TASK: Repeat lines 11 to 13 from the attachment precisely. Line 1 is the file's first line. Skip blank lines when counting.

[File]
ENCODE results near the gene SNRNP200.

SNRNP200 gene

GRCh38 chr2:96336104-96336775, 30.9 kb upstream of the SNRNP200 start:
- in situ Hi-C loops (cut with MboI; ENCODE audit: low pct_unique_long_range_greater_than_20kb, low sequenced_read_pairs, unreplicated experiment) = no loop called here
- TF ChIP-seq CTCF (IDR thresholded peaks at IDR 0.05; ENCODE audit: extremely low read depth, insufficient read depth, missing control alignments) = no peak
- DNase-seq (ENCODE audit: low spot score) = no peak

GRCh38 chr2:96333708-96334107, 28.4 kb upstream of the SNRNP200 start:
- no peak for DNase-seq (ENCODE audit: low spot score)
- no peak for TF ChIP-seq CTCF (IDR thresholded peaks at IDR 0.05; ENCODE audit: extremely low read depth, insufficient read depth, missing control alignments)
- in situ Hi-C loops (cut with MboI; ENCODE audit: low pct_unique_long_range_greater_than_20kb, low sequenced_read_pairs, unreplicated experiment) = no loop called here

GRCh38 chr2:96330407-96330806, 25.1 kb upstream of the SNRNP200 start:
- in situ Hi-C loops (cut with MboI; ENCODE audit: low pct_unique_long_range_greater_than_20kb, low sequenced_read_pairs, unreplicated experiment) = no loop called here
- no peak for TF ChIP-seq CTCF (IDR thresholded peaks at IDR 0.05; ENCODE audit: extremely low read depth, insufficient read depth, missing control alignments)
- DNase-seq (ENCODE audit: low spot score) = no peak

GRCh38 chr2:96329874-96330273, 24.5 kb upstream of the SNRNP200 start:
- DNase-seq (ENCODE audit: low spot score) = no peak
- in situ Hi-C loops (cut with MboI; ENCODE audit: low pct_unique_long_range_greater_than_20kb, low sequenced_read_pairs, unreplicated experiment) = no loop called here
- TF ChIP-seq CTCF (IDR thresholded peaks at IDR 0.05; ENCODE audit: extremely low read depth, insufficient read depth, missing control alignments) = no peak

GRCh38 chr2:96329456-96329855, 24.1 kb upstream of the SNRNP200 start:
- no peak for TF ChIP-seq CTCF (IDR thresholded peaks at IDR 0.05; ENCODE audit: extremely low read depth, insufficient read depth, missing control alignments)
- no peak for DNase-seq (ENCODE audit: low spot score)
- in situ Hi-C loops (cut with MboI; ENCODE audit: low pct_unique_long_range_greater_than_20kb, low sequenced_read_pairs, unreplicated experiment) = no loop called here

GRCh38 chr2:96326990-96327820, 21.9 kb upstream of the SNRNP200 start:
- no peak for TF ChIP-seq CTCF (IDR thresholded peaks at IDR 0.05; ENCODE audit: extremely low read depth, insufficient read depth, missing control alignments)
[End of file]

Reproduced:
GRCh38 chr2:96330407-96330806, 25.1 kb upstream of the SNRNP200 start:
- in situ Hi-C loops (cut with MboI; ENCODE audit: low pct_unique_long_range_greater_than_20kb, low sequenced_read_pairs, unreplicated experiment) = no loop called here
- no peak for TF ChIP-seq CTCF (IDR thresholded peaks at IDR 0.05; ENCODE audit: extremely low read depth, insufficient read depth, missing control alignments)